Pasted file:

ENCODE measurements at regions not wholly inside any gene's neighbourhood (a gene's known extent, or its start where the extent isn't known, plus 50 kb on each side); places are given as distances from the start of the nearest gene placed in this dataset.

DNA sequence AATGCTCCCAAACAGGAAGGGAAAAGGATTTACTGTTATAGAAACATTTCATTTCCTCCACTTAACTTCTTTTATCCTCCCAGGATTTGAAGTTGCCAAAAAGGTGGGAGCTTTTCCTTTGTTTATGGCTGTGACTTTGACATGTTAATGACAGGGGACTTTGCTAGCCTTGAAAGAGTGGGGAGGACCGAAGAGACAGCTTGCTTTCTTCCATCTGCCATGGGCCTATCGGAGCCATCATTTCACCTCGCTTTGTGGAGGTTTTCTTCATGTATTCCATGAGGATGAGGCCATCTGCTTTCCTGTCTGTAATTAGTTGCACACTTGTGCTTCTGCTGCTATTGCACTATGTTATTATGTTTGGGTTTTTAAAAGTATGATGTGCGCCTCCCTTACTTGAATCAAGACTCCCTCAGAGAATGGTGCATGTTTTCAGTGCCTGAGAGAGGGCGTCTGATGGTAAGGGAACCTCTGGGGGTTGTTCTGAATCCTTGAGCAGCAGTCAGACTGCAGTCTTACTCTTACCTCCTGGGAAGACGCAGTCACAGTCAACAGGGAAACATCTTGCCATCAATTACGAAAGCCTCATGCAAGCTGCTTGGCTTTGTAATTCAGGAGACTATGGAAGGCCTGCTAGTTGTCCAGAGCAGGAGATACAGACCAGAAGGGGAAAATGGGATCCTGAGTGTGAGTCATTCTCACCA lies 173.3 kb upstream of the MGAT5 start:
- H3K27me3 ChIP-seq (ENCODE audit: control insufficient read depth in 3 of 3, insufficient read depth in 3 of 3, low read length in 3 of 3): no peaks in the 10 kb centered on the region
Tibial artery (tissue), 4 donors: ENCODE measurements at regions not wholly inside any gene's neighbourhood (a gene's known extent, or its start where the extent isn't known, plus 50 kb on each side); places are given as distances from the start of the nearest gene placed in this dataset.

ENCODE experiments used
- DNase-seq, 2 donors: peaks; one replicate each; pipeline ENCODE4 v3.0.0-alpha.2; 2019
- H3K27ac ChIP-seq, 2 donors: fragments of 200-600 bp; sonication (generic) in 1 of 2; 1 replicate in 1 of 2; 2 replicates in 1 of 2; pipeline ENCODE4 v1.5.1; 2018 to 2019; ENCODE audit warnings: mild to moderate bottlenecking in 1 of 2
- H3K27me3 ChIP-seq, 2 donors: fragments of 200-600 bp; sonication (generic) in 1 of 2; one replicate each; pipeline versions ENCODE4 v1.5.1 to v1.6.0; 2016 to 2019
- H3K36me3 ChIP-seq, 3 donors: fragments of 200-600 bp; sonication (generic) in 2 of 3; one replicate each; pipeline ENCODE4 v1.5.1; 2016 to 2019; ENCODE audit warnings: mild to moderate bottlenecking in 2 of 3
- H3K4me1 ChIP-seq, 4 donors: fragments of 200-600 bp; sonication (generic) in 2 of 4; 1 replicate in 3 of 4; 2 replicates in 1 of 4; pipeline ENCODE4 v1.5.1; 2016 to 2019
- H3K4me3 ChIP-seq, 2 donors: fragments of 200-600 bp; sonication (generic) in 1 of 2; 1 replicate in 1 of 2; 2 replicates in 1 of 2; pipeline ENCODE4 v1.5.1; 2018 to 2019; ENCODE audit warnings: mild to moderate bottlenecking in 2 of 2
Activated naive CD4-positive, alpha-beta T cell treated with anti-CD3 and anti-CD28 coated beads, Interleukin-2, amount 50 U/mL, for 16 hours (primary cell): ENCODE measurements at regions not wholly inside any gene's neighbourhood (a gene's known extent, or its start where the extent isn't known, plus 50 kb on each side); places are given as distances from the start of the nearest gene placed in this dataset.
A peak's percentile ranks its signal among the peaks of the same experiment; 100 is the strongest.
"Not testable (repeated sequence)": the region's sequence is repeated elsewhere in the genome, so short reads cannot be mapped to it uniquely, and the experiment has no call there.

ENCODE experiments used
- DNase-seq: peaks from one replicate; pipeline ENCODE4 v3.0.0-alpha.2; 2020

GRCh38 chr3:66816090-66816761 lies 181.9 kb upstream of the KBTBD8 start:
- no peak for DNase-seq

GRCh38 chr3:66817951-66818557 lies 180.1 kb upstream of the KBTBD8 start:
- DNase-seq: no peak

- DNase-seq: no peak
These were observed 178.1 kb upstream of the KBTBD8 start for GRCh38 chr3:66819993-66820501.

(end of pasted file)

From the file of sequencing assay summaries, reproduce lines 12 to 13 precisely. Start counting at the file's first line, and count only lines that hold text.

Activated naive CD4-positive, alpha-beta T cell treated with anti-CD3 and anti-CD28 coated beads, Interleukin-2, amount 50 U/mL, for 16 hours (primary cell): ENCODE measurements at regions not wholly inside any gene's neighbourhood (a gene's known extent, or its start where the extent isn't known, plus 50 kb on each side); places are given as distances from the start of the nearest gene placed in this dataset.
A peak's percentile ranks its signal among the peaks of the same experiment; 100 is the strongest.